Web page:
SF Site concludes, "It's a thought-provoking read and, like Dr. Lao's circus, contains far more depth than its humble surface appears to offer." Strange Horizons closes with this: "The book holds its own today, as it blends in with the exciting changes taking place in imaginative writing. Like Dr. Lao's circus, it is full of magic, and exists outside the boundaries of time." SFF World calls it "Weird, unusual and sadly affecting". Kirkus Reviews says, "just as the absurd circus parade piqued the curiosity of the townsfolk, so page after page, the story piques the curiosity of the reader."

Wednesday, September 11, 2013

Cooling Off


One day recently, The Daughter and I spent some time together downtown. It was a hot day, and there were some people who decided that this public fountain space was perfect for cooling down a bit. We didn't get in the water ourselves, but it's delightfully refreshing just to be on a nearby bench feeling the spray and doing some people-watching.

You can see the Mississippi River bridge in the background of the photo above, in between the buildings.

Here's another part of the plaza where there are picnic tables:


Those walls you can see in this photo have water cascading down them. Very peaceful.

Django the Bastard

Django the Bastard (aka The Stranger's Gundown) is a 1969 Spaghetti Western about a Confederate soldier who returns to seek revenge for the betrayal of his unit. Former officers begin to die. Anthony Steffen plays the Django character, which has no connection to the character in the original Django film. I find it interesting.
"There ain't no man livin' could ever refuse all that money."
via youtube:



Fistful of Pasta has 2 reviews: This one is mixed, while this one is positive. Spaghetti-Western.net closes with this:
A very creepy film that more appropriatley resembles a horror film than a Spaghetti Western. It relies heavily on atmosphere and suspense and will no doubt fascinate many viewers. It is one of those movies that every Spaghetti Western fan should see to decide for themselves. It does have faults but has many distinguishing aspects that make this a very interesting and enjoyable Spaghetti Western.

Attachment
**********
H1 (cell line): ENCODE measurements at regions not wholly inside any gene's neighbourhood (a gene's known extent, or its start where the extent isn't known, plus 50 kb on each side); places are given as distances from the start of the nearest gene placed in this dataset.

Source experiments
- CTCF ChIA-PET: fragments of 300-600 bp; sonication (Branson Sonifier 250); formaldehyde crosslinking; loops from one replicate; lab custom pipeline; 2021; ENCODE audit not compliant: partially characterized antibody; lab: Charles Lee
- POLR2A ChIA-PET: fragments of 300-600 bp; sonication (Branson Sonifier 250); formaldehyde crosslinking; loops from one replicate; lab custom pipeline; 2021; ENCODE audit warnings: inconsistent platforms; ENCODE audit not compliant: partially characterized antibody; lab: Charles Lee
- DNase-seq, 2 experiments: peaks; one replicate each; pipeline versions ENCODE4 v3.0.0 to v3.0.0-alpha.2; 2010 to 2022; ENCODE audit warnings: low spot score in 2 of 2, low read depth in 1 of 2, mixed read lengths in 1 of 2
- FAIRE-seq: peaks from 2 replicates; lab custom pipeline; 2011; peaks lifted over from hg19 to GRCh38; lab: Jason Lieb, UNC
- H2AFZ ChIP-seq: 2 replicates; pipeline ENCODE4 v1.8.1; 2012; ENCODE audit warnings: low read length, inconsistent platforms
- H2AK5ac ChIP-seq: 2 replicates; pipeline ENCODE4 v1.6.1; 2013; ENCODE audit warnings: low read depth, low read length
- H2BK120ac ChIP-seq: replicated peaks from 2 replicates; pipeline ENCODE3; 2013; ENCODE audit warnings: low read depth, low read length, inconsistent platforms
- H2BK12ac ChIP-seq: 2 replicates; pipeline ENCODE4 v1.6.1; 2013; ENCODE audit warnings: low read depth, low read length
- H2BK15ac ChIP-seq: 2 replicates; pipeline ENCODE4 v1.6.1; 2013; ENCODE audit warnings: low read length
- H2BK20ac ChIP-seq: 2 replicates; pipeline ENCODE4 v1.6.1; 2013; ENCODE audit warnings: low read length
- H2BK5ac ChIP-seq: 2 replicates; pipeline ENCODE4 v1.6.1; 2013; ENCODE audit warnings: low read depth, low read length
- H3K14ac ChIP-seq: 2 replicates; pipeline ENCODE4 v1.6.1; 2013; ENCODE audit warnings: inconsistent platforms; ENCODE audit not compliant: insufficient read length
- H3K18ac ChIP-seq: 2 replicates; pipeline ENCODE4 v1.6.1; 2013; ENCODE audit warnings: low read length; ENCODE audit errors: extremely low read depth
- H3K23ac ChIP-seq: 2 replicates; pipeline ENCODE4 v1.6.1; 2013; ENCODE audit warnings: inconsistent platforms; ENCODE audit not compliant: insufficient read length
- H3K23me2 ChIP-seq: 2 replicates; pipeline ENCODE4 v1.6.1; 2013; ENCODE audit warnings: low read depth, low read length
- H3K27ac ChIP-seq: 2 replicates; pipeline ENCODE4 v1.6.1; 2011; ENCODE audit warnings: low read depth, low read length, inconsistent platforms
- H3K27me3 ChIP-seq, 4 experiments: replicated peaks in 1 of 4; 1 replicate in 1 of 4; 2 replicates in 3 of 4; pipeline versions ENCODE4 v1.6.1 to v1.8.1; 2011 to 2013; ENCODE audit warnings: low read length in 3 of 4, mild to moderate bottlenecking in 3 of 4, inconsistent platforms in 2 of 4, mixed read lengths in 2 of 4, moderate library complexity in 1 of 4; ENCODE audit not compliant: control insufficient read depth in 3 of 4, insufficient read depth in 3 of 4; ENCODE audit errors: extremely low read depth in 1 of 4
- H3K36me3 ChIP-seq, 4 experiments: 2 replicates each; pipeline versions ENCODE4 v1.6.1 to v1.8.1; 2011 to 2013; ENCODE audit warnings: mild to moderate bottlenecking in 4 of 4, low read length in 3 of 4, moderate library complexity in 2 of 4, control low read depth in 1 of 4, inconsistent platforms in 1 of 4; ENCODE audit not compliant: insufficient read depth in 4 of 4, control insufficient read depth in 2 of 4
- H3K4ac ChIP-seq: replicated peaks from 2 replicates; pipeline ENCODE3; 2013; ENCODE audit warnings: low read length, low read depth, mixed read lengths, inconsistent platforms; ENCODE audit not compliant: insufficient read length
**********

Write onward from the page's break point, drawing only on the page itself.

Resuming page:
The Spinning Image closes by saying,
As an action film, this just about passes muster. It has that familiar mix of grubby sadism, pitch black humour and cynical social commentary ... common to all Django movies, even if they aren’t directly related, and moves briskly through its stalking and shootouts. Sergio Garrone was a solid hand at westerns and war movies...
Rotten Tomatoes has no critics' reviews.

Tuesday, September 10, 2013

The Age of Doubt


The Age of Doubt by Andrea Camilleri is the 14th book in the Inspector Montalbano mystery series. I enjoy this series. I like the characters and the way they develop, and I find the plots interesting. This series is much better read in order as the characters and their relationships do develop over time. Do not start with this book.

from the back of the book:
The day after a storm floods Vigata, Inspector Montalbano encounters a strange, bedraggled woman who expresses interest in a certain yacht scheduled to dock that afternoon. Not long after she's gone‚ the crew of the yacht reports having found a dinghy in the port, and within it, a disfigured corpse. Also at anchor is an eighty-five-foot luxury boat with a somewhat shady crew. Both boats will have to stay in Vigata until the investigation is over -the unidentified ma was poisoned, it seems. Based on the information -and misinformation- the mysterious woman shared with him‚ Montalbano begins to think the occupants of the yacht just might know a little more about the man’s death than they’re letting on.
Euro Crime concludes with this: